What on earth is wrong with my babies???

Discussion in 'Emergencies / Diseases / Injuries and Cures' started by autumng, Sep 12, 2011.

  1. autumng

    autumng New Egg

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    May 13, 2011
    [​IMG]

    HELP!!! Why does this baby look like she's been plucked?!?! Both of my newbies look like this, on their bellies and under their wings. They just look mangy in general, and their feathers are anything but soft. Are they diseased?


    FYI: I did not purchase these chicks. I "rescued" them from a friend whose sister bought them at the KY State Fair b/c they were "cute." They eat organic starter food from Fresh Start Growers Supply (our local natural farm store). They sleep in a brooder, with a heat lamp when it's chilly, and I have recently started putting them in a coop outside during the day to enjoy the grass. They are isolated from the other chickens and the dog, so nothing is trying to eat them.

    I clean their brooder out every couple days. They seem to be much stinkier than my big girls were at that age. There were 6 of them in the same brooder, and it seems that these 2 new girls are much more smelly for some reason? I have no clue what to make of this. Can anyone help?
     
  2. AuberyMirkwood

    AuberyMirkwood Chillin' With My Peeps

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    Jul 24, 2011
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    First off you've got yourself a rooster there [​IMG] Secondly you have a CornishX. They are bred to be 6-8 pounds at six weeks. They are eating, pooping, growing machines that spend much of their time resting on the ground. They are scruffy because they put all their energy into growing, feathers are secondary. They are bare because they grow faster then they can cover themselves with feathers.

    Bad news [​IMG] they get so big so fast they eventually split their skin [​IMG] My neighbor didn't slaughter fast enough and it was horrible.
     
  3. DaughterOfEve

    DaughterOfEve Chillin' With My Peeps

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    Montague, MI
    Ditto that. You have a normal looking meat bird there that will need to go to the butcher as soon as it makes weight. I recommend at least 6 pounds but not more than 8 lbs. They will have many health problems if they are not butchered and it ain't pretty. We have seen birds that were allowed to live too long.
     
  4. WooingWyandotte

    WooingWyandotte Overrun With Chickens

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    You have a little roo! But, that's all I know....
     
  5. autumng

    autumng New Egg

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    May 13, 2011
    OH MY!!! [​IMG]

    Thanks for the info. Glad to know they are normal looking, but NOOOOOO! We raise chickens as pets, not as meat. Guess I'll be rehoming them very soon! I was wondering why they eat like they've been starved all their lives. Last week they went through 5 lbs of feed; this week, they've demolished an entire 10lb bag! [​IMG]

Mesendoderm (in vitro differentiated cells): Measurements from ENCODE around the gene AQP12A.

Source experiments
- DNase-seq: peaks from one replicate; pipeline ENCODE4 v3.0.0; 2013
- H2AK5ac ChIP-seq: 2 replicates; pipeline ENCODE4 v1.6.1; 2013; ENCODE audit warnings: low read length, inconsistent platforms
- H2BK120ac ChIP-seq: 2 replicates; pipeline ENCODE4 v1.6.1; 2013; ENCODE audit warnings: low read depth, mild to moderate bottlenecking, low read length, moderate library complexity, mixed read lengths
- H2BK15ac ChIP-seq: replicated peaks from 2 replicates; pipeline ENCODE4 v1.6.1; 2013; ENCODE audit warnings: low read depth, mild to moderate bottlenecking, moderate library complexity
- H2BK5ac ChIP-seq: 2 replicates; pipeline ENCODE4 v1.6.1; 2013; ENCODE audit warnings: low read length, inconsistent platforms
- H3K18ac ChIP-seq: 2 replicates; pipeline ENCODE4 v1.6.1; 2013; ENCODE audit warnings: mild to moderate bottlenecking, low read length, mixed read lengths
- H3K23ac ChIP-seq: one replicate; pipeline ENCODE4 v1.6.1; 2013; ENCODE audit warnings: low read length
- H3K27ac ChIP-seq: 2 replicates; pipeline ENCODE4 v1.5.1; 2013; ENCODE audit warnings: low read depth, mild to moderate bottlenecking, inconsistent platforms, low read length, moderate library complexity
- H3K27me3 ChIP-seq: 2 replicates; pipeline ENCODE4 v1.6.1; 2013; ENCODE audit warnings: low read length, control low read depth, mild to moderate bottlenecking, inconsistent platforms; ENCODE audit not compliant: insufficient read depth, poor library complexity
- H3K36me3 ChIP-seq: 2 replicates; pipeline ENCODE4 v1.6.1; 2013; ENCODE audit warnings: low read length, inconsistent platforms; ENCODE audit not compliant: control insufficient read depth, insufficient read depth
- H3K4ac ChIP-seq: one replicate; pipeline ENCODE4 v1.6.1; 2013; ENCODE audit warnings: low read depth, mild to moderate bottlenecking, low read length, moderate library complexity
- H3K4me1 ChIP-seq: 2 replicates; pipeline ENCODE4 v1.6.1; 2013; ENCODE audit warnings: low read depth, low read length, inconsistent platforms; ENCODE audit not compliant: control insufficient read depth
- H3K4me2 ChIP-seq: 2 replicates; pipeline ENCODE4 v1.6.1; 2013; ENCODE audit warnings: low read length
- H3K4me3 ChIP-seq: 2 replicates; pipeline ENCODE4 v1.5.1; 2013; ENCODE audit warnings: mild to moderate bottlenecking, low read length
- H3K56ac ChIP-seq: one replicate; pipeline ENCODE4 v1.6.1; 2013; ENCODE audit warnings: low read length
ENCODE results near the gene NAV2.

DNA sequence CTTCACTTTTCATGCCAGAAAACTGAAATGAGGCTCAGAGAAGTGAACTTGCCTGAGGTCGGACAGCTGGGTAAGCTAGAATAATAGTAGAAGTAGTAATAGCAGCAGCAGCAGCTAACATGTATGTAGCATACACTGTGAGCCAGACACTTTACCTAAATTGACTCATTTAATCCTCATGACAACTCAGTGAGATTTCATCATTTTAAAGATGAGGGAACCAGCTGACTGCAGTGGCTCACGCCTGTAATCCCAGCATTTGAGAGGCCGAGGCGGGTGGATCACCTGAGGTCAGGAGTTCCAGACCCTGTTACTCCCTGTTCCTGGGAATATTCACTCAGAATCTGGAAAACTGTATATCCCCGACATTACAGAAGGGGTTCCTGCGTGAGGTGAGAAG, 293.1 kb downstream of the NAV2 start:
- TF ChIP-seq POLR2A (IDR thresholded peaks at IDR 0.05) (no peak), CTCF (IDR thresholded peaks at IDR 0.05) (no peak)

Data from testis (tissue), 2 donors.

Poor chicks...destined for dinner.
     
  6. AuberyMirkwood

    AuberyMirkwood Chillin' With My Peeps

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    Quote:Personally I think it one of the saddest things when chicken newbies get these cute little yellow fluff balls because they are cute and they turn out to be meat birds. That's so sad [​IMG]
     
  7. autumng

    autumng New Egg

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    May 13, 2011
    I would agree. I'm appalled at the State Fair folks for even selling these birds to 14 year old girls, without their parents present to begin with. Then, I added them to my own flock (I only have 6 hens), thinking they'd be a good addition, only to find out that they are meat birds. Ick.

    For the record: I eat chicken. I love chicken. But I do NOT eat my own birds. As I said before, we raise chickens as our pets, and the thought of slaughtering one of my own is like killing my own dog. no thanks. [​IMG]
     
  8. Nimby Chickens

    Nimby Chickens Chillin' With My Peeps

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    Quote:You can prolong their lives a little by withholding feed. Only give them a certain amount of food per day (there are threads about it in the meatbird section) and give them some outside time if you can.

    You would only be prolonging the inevitable though. These guys aren't made to last long.
     
  9. Miyashi

    Miyashi Chillin' With My Peeps

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    Yeah...they don't get much of an option in life...
    It's sad.
    We bought 6 at TSC two springs ago.
    We didn't have the heart to butcher them after we figured out what they were...
    They lived out their lives (however short) with the rest of the flock.
    Every morning I set them out in the run and every night I put them back in for bed.
    They couldn't carry themselves.
    They died of heart attacks and other body strains.
    None of mine broke their legs from their own weight...but they did have a hard time breathing.
    They walked like toddlers.
    They were all very sweet...they are buried out back with my dog, my rooster and my deformed chicks I tried to save from TSC.
    Maybe I was wrong to let them live that long...
    but I just couldn't do it...
    They were too sweet and too gentle.
     

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